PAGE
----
Because of her abortion, she had given up—on lots of things. On heaven, on living the Catholic life, on the pursuit of holiness, on the fact that God truly loves her.
The prospect of selective abortion is truly horrifying. I share this story now, having heard it from my mother over the years, for I am that “little baby.” My life could have been terminated if those advocating selective abortion had their way.
St. Agnes, a young virgin martyred in Rome at the tender age of twelve or thirteen, is a unique and unrepeatable saint whose principled conviction, fidelity and dedication to Christ leaves men of the world, then as now, fascinated yet perplexed.
Is America falling to socialism? It seems its pointing in that direction. Many are asking, why has this happened? Maybe part of the answer is found in the fact that God often gives people what they deserve for a good purpose.
Recalling the horror of Auschwitz, I found myself confronting Divine Mercy in its most radical implications.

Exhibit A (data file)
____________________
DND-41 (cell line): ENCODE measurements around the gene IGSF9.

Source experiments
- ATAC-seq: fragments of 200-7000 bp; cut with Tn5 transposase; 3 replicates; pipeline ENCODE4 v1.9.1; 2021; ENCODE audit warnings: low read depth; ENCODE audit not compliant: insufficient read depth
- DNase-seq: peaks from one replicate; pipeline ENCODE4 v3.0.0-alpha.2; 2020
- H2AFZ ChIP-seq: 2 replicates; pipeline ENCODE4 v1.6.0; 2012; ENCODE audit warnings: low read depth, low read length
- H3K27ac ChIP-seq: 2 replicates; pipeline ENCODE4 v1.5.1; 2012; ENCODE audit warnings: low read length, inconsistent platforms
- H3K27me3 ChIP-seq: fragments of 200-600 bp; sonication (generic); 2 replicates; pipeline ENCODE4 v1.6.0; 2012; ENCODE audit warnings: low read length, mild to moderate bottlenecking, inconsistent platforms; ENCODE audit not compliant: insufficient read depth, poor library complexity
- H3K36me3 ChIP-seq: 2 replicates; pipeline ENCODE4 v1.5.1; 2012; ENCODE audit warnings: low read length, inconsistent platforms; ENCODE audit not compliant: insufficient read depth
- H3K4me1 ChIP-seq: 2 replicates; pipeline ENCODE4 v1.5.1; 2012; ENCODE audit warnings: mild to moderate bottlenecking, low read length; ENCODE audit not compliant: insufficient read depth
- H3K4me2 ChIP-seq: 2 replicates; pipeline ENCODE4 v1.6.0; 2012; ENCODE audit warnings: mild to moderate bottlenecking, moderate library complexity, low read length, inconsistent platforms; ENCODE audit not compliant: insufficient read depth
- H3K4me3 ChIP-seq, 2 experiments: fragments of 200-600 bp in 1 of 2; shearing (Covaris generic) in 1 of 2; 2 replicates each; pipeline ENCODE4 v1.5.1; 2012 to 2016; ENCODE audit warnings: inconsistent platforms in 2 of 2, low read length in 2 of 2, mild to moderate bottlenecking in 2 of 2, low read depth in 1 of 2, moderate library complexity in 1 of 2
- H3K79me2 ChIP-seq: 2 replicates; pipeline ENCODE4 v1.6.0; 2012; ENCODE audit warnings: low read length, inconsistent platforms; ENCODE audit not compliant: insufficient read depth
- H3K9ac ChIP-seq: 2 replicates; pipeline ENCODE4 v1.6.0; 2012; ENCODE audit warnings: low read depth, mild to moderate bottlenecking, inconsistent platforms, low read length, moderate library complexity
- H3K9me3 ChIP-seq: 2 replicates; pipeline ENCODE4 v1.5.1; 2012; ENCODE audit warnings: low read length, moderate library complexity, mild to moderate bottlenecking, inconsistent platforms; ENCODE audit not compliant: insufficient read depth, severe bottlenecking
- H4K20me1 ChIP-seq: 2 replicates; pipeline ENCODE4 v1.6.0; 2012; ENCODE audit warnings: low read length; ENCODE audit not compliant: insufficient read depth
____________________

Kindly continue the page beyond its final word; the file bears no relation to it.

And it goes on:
Epiphany refers to the manifestation of Christ to the Gentiles represented by the magi. In the gospel we are presented with a contrast between three figures: Jesus, Herod the Great, and the magi who journey into the night in search of not merely a sign from God, but rather the Christ Child himself, the “newborn king of the Jews” (Mt 2:2).
Anti-Catholic sentiment remained quite virulent in America at the time; therefore Elizabeth knew the decision to become Catholic was sure to cause alienation from friends and family—a very serious consequence, since as a widow with children she was in dire need of financial support.
We often set off on an unceasing quest to distance ourselves from every anxiety, and thus begin to live in such a way as to constantly seek change for “the better.” There is a self-inflicted stress in such a life; a nervous movement toward some savored goal.